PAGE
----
Learning to love and accept my body has got to be one of the harder aspects of my recovery. I've been able to conclude this because its something that I struggle with to this very second. But even though I'm admitting that this is a current struggle, I still believe I am capable of offering a little help to others.
One of the earlier assignments that I was asked to do while in treatment was to write a letter of gratitude to my body. At first I thought it would be impossible to write a letter such as this, especially given that I wasn't at all happy with the way I looked. How could I be grateful for something that I was so displeased with? I really didn't think I could to be honest, so my plan was to completely B.S. the letter just so I could check it off of my list.
Prior to starting the letter, I had an experience that sparked a change in how I felt about my body.
It was a Saturday morning and I got checked out of treatment for the day to go the tulip festival with my boyfriends family.
side note: If you have never been to the Tulip Festival at Thanksgiving Point, put it on your to do list for next spring. I'm serious. From the name, you might imagine it to be something bland, but I'm telling you, it is one of the most beautiful things I have ever experienced. GO!!!
The festival itself was a serene experience, but the tranquility I was able to find within myself that day was the highlight. As we walked through all of the different gardens, my boyfriends little niece asked me if I would hold her. Though it was hot and I found myself to be exhausted, I loved that she asked this of me so I didn't hesitate to pick her up. It was in that moment that I was grateful for healthy arms and it was then that I realized that I am capable of having gratitude for my body despite the fact that I don't absolutely love the way it looks.
That night when I got back to treatment, not only was I able to write an honest letter of gratitude for my body, but I was elated to do it. And I would like to share that letter with all of you with crossed fingers that you guys might be able to find things about your bodies to celebrate.
Dear Body of mine,
Initially I was only going to write this letter because it was a required assignment, but as i began thinking about what I should write, I realized that I truly do have so much gratitude for you. I may not be able to say that I love the way you look yet, but what you can do and have done for me is much more meaningful than your shape.
Thank you for my eyes. They have allowed me to see God's amazing creations. Had it not been for my eyes, I wouldn't have been able to enjoy the beauty of the many places I have traveled. And as I sit in treatment unable to visit the beautiful mountains that surround me, I am thankful to be able to sit by the window and soak in their wonder through my eyes alone.
Thank you for my voice and my mouth through which it is amplified. Because of this, I have been able to inspire others, connect with them, bring them comfort, ask them for help, and make them laugh all through my words. And when I am unable to find the right words, my mouth can simply give a smile or even a kiss.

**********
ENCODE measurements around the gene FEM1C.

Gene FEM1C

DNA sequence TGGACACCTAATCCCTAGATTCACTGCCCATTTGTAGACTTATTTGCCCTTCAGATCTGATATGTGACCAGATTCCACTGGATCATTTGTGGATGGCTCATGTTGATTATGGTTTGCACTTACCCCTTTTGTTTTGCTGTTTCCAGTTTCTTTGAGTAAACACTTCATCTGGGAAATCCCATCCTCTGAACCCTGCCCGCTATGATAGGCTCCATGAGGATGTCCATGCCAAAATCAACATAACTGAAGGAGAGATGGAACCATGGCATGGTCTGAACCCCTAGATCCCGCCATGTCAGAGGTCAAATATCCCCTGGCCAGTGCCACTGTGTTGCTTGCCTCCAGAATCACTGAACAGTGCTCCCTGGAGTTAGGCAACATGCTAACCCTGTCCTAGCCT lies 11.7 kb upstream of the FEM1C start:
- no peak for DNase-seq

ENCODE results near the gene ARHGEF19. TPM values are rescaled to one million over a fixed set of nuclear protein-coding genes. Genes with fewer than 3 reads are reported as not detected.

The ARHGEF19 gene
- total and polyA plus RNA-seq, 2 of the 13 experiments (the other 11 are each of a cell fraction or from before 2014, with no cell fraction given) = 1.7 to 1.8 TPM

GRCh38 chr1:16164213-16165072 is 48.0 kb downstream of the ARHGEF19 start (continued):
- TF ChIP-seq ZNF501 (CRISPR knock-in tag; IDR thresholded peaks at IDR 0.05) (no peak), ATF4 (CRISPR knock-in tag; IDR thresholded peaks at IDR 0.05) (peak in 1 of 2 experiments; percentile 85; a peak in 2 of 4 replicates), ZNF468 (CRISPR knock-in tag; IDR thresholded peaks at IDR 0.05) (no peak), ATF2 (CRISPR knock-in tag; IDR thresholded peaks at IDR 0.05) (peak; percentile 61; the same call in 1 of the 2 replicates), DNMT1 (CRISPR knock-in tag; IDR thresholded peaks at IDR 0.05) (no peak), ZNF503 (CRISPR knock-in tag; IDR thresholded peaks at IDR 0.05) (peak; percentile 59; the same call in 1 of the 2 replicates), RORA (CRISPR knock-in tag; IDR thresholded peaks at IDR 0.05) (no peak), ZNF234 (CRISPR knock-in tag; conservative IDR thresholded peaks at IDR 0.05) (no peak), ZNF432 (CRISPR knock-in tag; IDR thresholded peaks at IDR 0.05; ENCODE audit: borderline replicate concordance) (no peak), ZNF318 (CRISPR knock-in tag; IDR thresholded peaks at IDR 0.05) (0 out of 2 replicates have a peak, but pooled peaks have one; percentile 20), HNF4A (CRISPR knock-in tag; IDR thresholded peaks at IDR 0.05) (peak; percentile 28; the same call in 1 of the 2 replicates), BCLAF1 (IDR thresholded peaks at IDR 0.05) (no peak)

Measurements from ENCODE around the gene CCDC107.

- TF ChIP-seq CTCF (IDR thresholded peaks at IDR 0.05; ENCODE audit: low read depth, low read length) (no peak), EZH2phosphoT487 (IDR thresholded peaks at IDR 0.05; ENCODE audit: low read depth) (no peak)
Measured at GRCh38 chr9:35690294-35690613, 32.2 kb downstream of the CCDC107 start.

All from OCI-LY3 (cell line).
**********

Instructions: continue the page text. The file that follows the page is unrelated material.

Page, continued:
Thank you for my arms. Today, Autumn asked me to hold her, and although i tend to despise these arms and wish they looked different, they allowed me to pick her up and hold her close to me. In that moment, I couldn't help but feel grateful for them. I can't wait until I get to cradle and embrace my own children someday. And when thinking about my future children, I am inclined to express gratitude for my stomach that i am constantly criticizing. Without it, I won't have a place for my babies to grow. And while they are developing, I know they will be thankful for the layer of protective fat that I am always trying to get rid of.
Thank you for my legs. This is by far my most hated body part, yet as I reflect back on my proudest moments, I can see that none of them would have been possible without these legs. With these legs I have been able to express myself through dance. With these legs I have earned a state title in the long jump. With these legs I have excelled in power tumbling and have had the privilege of entertaining thousands of fans. With these legs I have been able to enjoy running, long boarding, mountain biking, skiing, and hiking. And with these legs I will be able to dance with my husband at our wedding.
The last thing I want to thank you for are my hands. Not only do they make all of my everyday tasks possible, but they have also allowed me to write this letter to you that I will be able to look back on as I journey through recovery.
The idea of writing a letter to your body probably sounds a little strange (and lets be honest, it really is strange), so I'm not challenging any of you to actually do it. However, I am challenging all of you to take even the smallest break from the incessant judgments we impose on our bodies and take a moment to be grateful for it and all that it does for you. And to take it a step further, I would suggest that you take a few minutes to write these down in your journal. (..oh you don't really keep a journal? well maybe I will have to dedicate a whole post to how helpful its been for me to keep a journal!)